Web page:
Captain's Log


Stalking the Flats

Published July 5th, 2013

Sight Fishing in Miami

The acres of shallow flats that border south Biscayne Bay serve as my hunting grounds, right in Miami's backyard. These beautiful expanses of water stretch across the entire length of the bay, serving as a barrier that protects the inland coast from the open ocean. Every day, twice a day, an entire bay full of water flows across these shallows making its way offshore. Then, at the turn of the tide, fresh water flows right back in completing the cycle. During both tidal periods life is swept across the flats where fish of all sizes take part in feeding on the unsuspecting critters that flow by with the current. The bonefish and permit that frequent these areas are constantly foraging for food in water less than two feet deep, making them excellent sight fishing targets. In its finest form, sight fishing unearths our most primitive and hard wired instinct-- the need to hunt. From my vantage on top of the poling platform, I still have issues as a guide with controlling my excitement as I watch fish move into casting range. There's nothing more primal than being able to track, chase, and bait a target that is in sight the entire time. No it isn't easy, and success can't be guaranteed over night, but there's nothing like thrill of the hunt.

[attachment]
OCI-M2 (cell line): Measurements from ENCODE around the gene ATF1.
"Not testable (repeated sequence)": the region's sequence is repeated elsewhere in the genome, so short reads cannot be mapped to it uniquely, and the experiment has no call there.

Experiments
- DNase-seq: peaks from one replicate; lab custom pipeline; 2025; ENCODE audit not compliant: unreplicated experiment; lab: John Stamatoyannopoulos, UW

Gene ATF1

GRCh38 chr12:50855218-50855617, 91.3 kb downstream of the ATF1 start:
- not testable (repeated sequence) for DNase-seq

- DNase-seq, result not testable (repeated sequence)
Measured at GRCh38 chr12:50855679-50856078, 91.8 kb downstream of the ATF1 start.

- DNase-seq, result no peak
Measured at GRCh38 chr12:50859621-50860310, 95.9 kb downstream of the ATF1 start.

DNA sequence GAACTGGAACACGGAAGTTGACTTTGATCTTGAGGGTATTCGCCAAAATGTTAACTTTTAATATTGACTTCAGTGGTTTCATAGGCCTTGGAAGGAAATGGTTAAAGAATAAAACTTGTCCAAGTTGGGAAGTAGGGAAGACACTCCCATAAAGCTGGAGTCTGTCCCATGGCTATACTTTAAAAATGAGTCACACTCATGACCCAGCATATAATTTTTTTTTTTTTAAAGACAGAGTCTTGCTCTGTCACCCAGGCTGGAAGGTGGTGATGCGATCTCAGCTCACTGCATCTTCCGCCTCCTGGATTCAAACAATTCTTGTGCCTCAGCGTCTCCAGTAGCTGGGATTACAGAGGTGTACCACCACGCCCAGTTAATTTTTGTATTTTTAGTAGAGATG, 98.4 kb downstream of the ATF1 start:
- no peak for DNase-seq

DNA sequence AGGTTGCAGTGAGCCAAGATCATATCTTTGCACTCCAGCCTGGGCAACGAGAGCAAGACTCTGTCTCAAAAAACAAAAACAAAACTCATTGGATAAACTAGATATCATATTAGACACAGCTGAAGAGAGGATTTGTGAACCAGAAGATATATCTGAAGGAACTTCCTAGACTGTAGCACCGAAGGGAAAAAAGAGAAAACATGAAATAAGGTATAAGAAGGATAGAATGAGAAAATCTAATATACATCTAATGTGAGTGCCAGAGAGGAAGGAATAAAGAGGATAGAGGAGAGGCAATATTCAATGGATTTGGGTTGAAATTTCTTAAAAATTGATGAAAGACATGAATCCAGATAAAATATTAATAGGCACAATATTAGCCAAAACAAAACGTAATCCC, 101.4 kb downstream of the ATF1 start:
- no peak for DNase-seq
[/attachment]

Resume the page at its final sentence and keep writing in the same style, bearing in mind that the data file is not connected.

When a target is in sight, teamwork takes over. Both guide and angler have their individual responsibilities that can make or break the hookup opportunity. These fish were born weary and have the unfair advantage of being practically invisible, even while crossing flats that barely cover their backs. As a guide, it's my job to remain vigilant in order to spot fish, position the boat, and communicate properly with my angler to give him (or her) the best chance to present a bait. At the same time though, the angler also needs to be ready at any moment. These fish are not accustomed to giving second chances and sometimes all it takes is one misstep, a bad cast, or any other slight disturbance for these fish to blow out and head for the safety of deeper water. For the amount of time a guide stalks a flat, not being able to seal the deal can be a frustrating affair. Anglers need to be on point with their presentation, and sometimes this takes practice before ever setting foot aboard the boat. Being prepared to fish, to cast, and to hookup should be every anglers' number one goal when sight fishing the flats. When that moment finally does arrive and I get to watch that bonefish slurp up a shrimp, or a permit engulf a crab, nothing can wipe the smile off my face. It is the culmination of preparation, execution, and luck when everything does go right. Its one hell of an adventure, and I'm addicted for life.

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